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With the history of ocular herpes it is very possible that the symptoms you are describing could be from a recurrence. As you may know ocular herpes can recur at any time, much like a cold sore. It can cause uveitis (swelling inside the eyeball), corneal ulcer (infection of the clear, center part of the eye), retinitis (damage to the photoreceptors in the back of the eye) or conjunctivitis (less serious). It is also possible, especially if your daughter wears contacts, that she is suffering from a bacterial infection of her eye (corneal ulcer).
The treatments for your daughters symptoms depend upon an accurate diagnosis, which requires an examination with a slit lamp, which would best be done by an ophthalmologist. Because her symptoms, which are consistent with a serious condition -- and should be evaluated ASAP-- require very different treatment based on clinical findings it is difficult to give advise on what she should do in a remote location.
Depending on her findings, treatment for recurrent herpes should be treated with viroptic 1% drops, one drop 9x/day or vidarabine 3% ointment 5x/day along with scopolamine 0.25% drops 3x/day.
If she has a corneal ulcer that would be treated with antibiotics, hopefully after a culture had been taken to determine what type of bacteria was causing the infection. Treatment would need to start right away, without waiting on the culture results with a broad spectrum drop such as moxifloxacine every hour around the clock. If the ulcer is near the visual axis or has other clinical findings of being "nasty" special, very, very strong antibiotics should be made up by the doctor and used every 30 minutes, alternating drops, around the clock. In these cases I use fortified Gentamicin (15mg/ml) alternating with fortified Vancomycin (25 mg/ml) and re-evaluate the patient at least twice a day.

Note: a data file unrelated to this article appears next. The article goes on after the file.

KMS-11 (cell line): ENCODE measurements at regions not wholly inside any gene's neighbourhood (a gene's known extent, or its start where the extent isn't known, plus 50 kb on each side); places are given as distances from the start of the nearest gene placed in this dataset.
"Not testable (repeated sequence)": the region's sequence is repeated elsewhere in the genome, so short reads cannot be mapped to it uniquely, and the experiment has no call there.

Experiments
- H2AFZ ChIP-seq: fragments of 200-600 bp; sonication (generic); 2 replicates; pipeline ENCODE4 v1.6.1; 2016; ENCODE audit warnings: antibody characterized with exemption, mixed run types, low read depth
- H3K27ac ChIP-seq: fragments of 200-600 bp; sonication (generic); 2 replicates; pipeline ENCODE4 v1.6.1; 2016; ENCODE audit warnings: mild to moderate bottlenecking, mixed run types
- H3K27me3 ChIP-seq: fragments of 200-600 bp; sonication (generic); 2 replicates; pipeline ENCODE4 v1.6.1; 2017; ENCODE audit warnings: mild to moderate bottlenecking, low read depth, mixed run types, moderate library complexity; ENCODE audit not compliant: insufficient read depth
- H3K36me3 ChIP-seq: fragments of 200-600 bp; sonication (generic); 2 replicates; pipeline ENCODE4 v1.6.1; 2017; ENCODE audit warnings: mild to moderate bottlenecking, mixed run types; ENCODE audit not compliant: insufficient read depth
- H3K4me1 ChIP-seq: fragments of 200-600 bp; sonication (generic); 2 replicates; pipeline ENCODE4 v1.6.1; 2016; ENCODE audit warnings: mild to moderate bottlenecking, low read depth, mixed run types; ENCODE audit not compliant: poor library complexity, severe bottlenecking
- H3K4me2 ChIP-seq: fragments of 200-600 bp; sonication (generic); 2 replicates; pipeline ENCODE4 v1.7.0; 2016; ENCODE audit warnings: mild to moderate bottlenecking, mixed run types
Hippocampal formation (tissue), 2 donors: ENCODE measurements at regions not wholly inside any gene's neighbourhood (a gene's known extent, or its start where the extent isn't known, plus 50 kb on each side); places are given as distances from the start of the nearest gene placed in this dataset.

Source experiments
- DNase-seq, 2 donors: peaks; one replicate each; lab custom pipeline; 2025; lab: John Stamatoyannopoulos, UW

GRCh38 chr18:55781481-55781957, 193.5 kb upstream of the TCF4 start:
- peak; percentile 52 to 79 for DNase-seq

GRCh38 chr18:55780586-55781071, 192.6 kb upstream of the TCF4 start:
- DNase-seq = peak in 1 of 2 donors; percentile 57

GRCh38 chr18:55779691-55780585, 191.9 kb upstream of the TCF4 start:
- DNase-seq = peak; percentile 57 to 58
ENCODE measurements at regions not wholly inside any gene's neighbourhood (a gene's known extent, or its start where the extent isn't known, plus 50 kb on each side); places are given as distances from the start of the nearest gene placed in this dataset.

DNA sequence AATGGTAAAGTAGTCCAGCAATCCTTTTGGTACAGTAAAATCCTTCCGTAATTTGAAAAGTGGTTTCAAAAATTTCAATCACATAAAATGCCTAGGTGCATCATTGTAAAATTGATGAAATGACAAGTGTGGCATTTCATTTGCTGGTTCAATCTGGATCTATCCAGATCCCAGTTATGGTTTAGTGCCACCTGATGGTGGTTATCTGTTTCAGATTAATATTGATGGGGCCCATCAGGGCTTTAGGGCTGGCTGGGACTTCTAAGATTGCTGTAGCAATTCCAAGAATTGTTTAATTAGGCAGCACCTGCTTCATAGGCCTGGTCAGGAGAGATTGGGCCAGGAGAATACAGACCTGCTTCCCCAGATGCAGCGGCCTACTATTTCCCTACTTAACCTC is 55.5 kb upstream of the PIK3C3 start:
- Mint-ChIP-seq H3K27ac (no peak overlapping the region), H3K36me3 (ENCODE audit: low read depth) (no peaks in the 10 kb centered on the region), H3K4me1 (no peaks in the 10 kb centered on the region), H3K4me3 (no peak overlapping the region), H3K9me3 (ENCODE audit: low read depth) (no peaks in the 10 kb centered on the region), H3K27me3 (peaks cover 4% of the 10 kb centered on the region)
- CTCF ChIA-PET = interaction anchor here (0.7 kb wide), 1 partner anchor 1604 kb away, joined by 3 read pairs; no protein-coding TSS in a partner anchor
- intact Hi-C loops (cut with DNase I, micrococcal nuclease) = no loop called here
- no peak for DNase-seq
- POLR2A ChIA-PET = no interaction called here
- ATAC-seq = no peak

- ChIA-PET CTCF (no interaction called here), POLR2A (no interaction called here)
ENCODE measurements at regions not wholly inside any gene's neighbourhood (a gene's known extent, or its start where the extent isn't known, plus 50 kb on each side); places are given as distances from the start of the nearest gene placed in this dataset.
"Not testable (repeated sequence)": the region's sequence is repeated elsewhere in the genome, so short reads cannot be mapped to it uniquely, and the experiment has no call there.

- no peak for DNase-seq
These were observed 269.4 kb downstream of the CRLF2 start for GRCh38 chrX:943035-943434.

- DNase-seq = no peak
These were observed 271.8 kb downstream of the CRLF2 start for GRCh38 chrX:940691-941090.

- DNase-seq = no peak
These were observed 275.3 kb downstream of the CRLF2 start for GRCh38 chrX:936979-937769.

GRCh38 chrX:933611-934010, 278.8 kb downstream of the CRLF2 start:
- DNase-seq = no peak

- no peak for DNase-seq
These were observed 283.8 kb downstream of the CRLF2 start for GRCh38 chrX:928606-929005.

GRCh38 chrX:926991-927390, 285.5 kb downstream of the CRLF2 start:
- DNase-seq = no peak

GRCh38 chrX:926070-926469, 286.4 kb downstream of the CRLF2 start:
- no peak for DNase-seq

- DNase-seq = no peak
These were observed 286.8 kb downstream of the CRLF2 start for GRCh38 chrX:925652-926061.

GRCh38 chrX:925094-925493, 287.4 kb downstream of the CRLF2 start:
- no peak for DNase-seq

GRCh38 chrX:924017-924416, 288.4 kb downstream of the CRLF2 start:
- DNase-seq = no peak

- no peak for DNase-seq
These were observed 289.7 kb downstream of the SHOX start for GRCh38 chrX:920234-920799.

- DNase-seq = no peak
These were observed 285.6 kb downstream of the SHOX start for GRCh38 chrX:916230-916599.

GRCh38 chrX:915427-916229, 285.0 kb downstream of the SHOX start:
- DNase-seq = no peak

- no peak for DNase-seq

So what is the take home message? Yes, the symptoms your daughter is describing to you could indicate a recurrence of her herpes. It could also be the symptoms of a corneal ulcer or other serious intraocular inflammation. In any event she should make every effort to be seen by an ophthalmologist, or any doctor at all if an ophthalmologist is not available, ASAP.
I would be happy to review any findings that your daughter gets from Africa and help the local physician choose the best treatment possible for her. To do this, just post a question and put it to my attention. I will be online most of the weekend.
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